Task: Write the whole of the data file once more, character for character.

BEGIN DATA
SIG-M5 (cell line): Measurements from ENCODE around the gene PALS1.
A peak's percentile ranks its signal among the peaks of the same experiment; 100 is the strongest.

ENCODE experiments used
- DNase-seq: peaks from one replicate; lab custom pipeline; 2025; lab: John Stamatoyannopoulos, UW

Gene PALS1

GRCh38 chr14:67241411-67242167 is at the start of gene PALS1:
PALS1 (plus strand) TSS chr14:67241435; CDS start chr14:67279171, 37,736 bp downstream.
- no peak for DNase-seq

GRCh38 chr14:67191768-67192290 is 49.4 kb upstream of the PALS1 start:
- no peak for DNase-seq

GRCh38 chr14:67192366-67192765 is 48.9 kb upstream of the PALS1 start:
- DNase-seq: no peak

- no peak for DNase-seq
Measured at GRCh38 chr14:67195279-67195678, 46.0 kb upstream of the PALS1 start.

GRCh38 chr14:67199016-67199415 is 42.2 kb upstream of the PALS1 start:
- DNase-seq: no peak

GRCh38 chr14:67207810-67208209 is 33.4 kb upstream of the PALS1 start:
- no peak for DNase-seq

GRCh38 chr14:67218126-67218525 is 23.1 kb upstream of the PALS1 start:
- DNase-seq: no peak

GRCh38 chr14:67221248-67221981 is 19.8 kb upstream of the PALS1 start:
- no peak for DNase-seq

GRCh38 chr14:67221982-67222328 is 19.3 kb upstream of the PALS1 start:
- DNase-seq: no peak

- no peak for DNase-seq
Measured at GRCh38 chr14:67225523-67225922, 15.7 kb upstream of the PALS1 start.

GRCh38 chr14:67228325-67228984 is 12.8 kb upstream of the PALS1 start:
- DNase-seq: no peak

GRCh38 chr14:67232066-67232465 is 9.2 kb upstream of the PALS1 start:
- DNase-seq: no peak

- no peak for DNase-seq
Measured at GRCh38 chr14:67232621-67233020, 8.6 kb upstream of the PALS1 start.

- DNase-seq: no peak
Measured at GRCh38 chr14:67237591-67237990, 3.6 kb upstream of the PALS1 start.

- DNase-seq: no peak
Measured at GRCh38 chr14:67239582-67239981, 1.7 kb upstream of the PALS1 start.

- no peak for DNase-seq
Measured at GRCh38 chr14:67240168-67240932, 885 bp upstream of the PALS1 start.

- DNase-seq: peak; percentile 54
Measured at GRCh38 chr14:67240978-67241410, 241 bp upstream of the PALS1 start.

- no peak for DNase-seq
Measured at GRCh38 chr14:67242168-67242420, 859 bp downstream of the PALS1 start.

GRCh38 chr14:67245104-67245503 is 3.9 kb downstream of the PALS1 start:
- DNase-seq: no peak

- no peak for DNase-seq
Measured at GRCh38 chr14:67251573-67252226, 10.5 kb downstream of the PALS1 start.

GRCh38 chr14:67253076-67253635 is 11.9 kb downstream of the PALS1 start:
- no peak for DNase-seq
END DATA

SIG-M5 (cell line): Measurements from ENCODE around the gene PALS1.
A peak's percentile ranks its signal among the peaks of the same experiment; 100 is the strongest.

ENCODE experiments used
- DNase-seq: peaks from one replicate; lab custom pipeline; 2025; lab: John Stamatoyannopoulos, UW

Gene PALS1

GRCh38 chr14:67241411-67242167 is at the start of gene PALS1:
PALS1 (plus strand) TSS chr14:67241435; CDS start chr14:67279171, 37,736 bp downstream.
- no peak for DNase-seq

GRCh38 chr14:67191768-67192290 is 49.4 kb upstream of the PALS1 start:
- no peak for DNase-seq

GRCh38 chr14:67192366-67192765 is 48.9 kb upstream of the PALS1 start:
- DNase-seq: no peak

- no peak for DNase-seq
Measured at GRCh38 chr14:67195279-67195678, 46.0 kb upstream of the PALS1 start.

GRCh38 chr14:67199016-67199415 is 42.2 kb upstream of the PALS1 start:
- DNase-seq: no peak

GRCh38 chr14:67207810-67208209 is 33.4 kb upstream of the PALS1 start:
- no peak for DNase-seq

GRCh38 chr14:67218126-67218525 is 23.1 kb upstream of the PALS1 start:
- DNase-seq: no peak

GRCh38 chr14:67221248-67221981 is 19.8 kb upstream of the PALS1 start:
- no peak for DNase-seq

GRCh38 chr14:67221982-67222328 is 19.3 kb upstream of the PALS1 start:
- DNase-seq: no peak

- no peak for DNase-seq
Measured at GRCh38 chr14:67225523-67225922, 15.7 kb upstream of the PALS1 start.

GRCh38 chr14:67228325-67228984 is 12.8 kb upstream of the PALS1 start:
- DNase-seq: no peak

GRCh38 chr14:67232066-67232465 is 9.2 kb upstream of the PALS1 start:
- DNase-seq: no peak

- no peak for DNase-seq
Measured at GRCh38 chr14:67232621-67233020, 8.6 kb upstream of the PALS1 start.

- DNase-seq: no peak
Measured at GRCh38 chr14:67237591-67237990, 3.6 kb upstream of the PALS1 start.

- DNase-seq: no peak
Measured at GRCh38 chr14:67239582-67239981, 1.7 kb upstream of the PALS1 start.

- no peak for DNase-seq
Measured at GRCh38 chr14:67240168-67240932, 885 bp upstream of the PALS1 start.

- DNase-seq: peak; percentile 54
Measured at GRCh38 chr14:67240978-67241410, 241 bp upstream of the PALS1 start.

- no peak for DNase-seq
Measured at GRCh38 chr14:67242168-67242420, 859 bp downstream of the PALS1 start.

GRCh38 chr14:67245104-67245503 is 3.9 kb downstream of the PALS1 start:
- DNase-seq: no peak

- no peak for DNase-seq
Measured at GRCh38 chr14:67251573-67252226, 10.5 kb downstream of the PALS1 start.

GRCh38 chr14:67253076-67253635 is 11.9 kb downstream of the PALS1 start:
- no peak for DNase-seq